NOTE: The video and article were first published as an Advertisement Feature on bbc.com running from 27th June 2014 to 5th September 2014, and was created by the BBC Advertising Commercial Production team in partnership with Dassault Systèmes.

Sharing Energy in the City: 2030

By Aurelien

With the development of decentralized electricity and energy production, the sharing of energy between citizens, industries and public institutions will certainly reshape our relationship to energy in our everyday life. With this in mind, French electric utility company EDF decided to launch the prospective challenge “Sharing Energy in the City, 2030” in order to stimulate interdisciplinary innovations and to foster international opportunities dealing with this major and inspiring issue which affects us all.

Watch the video below to learn more about this initiative:

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If you are keen on the urbanization, energy and sustainability topics and working as a researcher or postgraduate student from a lab/school/university/incubator/cluster (or if you know someone in those fields), then this challenge is a fantastic opportunity to bring your project to life!  :D

6000€ in Prizes will be awarded to the most innovative and collaborative projects, but more importantly, a 6-month work placement, connection with key stakeholders and funding for your project from EDF are the real rewards of this Challenge.

All details regarding the expectations can be found on the dedicated website and Community “Sharing Energy in the City, 2030“. You can also tweet questions to @Challenge_2030. Don’t wait too long, the deadline for applications is March 31, 2014!

3D City Management: Traffic!

By Bruno

800px-Traffic_in_Southern_California

Hello dear 3D Perspectives readers and bloggers,

This is a follow up on 3D City Management as promised in my previous post. In the last episode I explained how noise could be simulated and visualized in a 3D scene.

Today, I’d like to talk about another aspect of our everyday urban life. Traffic!

Most of us spend a lot of time in traffic and wonder how car flow could be optimized and made more fluid, saving us precious time. The old-fashioned way to create roads and traffic infrastructure is by building roads that connect point A to point B.

But if we want to create a city with a sustainable design and framework, we need to consider different elements before finalizing decisions: noise, air pollution, carbon footprint, energy consumption, etc. As a result, decisions about road infrastructure become more complex and need to be supported by simulation software that can optimize the combination of all these factors.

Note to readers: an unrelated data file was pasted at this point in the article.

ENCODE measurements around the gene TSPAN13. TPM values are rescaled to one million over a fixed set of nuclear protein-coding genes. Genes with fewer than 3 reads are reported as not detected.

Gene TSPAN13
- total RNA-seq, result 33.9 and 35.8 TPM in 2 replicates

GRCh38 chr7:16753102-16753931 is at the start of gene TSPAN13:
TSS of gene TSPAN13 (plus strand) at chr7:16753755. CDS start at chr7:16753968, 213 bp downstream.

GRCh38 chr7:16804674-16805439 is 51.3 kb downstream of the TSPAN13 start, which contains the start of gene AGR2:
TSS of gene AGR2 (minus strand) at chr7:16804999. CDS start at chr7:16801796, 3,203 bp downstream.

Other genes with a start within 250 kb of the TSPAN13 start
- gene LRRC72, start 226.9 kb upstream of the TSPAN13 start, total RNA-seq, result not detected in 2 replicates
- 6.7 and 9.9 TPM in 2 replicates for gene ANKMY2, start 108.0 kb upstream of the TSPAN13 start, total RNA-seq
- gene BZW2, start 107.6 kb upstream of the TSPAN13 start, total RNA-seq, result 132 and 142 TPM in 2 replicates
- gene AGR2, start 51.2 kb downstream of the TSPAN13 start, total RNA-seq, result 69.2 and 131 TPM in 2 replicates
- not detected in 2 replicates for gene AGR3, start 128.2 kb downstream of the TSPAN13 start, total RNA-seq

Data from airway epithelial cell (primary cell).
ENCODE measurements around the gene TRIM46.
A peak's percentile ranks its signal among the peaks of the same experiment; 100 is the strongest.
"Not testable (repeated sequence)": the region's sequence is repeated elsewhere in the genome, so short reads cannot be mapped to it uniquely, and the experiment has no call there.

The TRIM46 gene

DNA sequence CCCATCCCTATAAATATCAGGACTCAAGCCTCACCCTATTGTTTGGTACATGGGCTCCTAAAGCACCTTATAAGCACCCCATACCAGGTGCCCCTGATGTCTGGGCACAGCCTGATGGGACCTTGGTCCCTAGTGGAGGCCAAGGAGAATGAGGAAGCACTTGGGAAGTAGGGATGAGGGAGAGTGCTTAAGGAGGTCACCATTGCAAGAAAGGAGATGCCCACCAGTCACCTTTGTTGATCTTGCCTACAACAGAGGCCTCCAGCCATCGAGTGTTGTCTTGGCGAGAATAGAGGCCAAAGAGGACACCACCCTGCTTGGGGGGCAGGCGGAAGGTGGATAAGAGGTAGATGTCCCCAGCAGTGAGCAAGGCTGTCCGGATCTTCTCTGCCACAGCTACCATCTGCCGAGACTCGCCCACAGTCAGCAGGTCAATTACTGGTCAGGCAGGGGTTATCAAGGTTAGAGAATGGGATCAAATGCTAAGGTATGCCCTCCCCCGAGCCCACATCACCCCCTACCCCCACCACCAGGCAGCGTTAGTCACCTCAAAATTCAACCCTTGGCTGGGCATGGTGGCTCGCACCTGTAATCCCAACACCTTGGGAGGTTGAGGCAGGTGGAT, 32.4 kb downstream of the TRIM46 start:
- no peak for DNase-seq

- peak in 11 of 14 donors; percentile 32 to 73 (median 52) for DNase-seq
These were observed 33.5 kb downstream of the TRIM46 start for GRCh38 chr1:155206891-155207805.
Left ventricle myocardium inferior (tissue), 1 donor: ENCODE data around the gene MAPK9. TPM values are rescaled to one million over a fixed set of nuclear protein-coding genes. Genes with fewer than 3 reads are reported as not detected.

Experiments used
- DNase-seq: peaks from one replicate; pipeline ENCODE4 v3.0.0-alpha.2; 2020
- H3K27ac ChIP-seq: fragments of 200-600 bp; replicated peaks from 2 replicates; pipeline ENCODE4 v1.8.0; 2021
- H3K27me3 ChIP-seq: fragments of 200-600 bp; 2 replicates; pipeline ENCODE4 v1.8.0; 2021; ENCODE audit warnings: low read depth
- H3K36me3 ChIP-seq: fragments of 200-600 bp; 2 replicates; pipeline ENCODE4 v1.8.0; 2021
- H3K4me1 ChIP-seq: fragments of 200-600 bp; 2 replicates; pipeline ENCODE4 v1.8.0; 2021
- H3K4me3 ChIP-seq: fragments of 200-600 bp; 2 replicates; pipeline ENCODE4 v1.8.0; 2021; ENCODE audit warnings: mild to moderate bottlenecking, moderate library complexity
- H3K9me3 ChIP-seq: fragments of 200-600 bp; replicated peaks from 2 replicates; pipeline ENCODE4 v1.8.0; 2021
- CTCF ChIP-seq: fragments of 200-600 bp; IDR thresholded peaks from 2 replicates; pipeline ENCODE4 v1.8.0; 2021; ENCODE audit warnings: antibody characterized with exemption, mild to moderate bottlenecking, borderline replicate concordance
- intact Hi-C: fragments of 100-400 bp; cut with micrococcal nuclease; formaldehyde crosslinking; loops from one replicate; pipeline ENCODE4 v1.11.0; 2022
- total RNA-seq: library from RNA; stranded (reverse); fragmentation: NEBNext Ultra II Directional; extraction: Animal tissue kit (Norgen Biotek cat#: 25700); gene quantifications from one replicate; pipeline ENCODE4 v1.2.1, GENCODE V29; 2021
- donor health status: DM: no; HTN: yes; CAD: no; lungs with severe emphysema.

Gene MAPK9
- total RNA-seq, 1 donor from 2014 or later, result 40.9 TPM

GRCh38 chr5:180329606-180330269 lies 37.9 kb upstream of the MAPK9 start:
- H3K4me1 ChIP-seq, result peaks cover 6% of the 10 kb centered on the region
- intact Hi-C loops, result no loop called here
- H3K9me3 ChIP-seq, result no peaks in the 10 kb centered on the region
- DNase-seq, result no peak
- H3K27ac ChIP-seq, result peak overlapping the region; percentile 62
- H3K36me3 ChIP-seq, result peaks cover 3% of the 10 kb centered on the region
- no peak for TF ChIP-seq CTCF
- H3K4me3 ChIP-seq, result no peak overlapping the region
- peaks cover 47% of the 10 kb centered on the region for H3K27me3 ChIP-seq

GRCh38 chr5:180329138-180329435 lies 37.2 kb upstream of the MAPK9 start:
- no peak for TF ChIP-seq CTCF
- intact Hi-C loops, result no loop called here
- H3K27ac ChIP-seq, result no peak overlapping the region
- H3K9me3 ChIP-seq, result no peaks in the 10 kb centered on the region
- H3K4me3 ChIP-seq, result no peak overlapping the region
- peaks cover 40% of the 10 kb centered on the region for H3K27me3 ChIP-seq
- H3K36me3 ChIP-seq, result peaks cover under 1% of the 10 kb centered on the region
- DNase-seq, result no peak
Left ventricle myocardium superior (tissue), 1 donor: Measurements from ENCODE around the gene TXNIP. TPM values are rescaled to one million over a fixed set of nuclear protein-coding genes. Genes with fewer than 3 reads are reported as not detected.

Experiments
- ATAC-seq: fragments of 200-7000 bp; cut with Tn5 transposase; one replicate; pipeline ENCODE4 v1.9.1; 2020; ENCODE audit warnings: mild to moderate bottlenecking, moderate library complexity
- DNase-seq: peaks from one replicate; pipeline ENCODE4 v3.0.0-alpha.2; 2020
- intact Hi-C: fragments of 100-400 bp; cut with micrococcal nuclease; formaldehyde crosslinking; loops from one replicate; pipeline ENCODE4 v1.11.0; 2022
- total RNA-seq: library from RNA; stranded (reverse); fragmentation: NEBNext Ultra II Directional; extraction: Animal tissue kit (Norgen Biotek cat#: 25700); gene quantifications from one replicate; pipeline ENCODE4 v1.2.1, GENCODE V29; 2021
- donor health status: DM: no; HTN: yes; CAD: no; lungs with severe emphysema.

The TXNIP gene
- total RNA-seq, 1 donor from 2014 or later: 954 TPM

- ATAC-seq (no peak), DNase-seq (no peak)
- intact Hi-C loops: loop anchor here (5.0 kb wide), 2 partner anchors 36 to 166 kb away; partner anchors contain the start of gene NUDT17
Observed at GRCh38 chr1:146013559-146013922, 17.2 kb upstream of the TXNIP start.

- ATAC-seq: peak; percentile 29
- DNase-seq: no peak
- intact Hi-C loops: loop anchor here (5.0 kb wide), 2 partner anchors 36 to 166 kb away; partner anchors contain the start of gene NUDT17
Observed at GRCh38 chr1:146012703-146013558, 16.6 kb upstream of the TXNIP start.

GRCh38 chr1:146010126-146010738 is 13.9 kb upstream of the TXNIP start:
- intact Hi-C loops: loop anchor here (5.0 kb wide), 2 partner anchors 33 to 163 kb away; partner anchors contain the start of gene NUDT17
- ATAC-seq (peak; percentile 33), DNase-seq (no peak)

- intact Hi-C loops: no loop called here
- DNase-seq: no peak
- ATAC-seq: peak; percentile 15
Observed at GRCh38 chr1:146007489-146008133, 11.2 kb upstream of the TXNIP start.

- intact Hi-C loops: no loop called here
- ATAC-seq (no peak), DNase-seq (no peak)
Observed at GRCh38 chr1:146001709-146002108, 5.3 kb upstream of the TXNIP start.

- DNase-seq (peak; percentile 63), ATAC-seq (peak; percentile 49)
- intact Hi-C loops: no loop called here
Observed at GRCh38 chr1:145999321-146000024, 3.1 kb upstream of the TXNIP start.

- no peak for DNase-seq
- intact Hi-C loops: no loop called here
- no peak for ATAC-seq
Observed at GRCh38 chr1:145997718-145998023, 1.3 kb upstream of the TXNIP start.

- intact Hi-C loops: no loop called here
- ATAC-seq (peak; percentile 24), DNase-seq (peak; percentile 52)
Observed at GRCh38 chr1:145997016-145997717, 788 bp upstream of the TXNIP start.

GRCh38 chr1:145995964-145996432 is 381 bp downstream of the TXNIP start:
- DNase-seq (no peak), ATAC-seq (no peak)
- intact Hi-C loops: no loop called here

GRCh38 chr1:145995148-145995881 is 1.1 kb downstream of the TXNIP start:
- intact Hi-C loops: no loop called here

We are currently working with talented people at a French public research institute focused on traffic simulation: LICIT (ENTPE/INRETS) and LTE (INRETS) who have developed a dynamic traffic simulation application (SYMUBRUIT). The value of their approach is to be able to open their model to dynamic attributes like, speed, size of the streets and random events.
traffic simulation

The outcome of these studies gives a much better understanding on the decisions that need to be made to optimize traffic and environmental impact.

For example the result of a recent study demonstrated that a roundabout reduced noise by 60 percent, fuel consumption by 80 percent, and the fluidity of the traffic was improved by 30 percent.

Now I’m not sure all of us believe that roundabouts are the best solutions everywhere!

We all need to be convinced. A realistic 3D simulation would help to better understand these studies. That is why, in cooperation with the CSTB (MoDev), the SYMABRUIT results can be rendered in a 3D scene with modifiable simulation attributes. It becomes much easier to understand.

See for yourself in the video below. Here you can see the impact of a traffic light being moved combined with a modification of the average number of cars per hour.

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Once again we see that building and city management require powerful simulation capabilities combined with a powerful way to communicate the results to citizens. This is where the potential of 3D can be fully exploited. It’s also a direction we are exploring at Dassault Systèmes.

This post concludes this first series on 3D City Management. I hope you enjoyed it! Stay tuned, I’ll announce the next series soon.

See you soon!

Bruno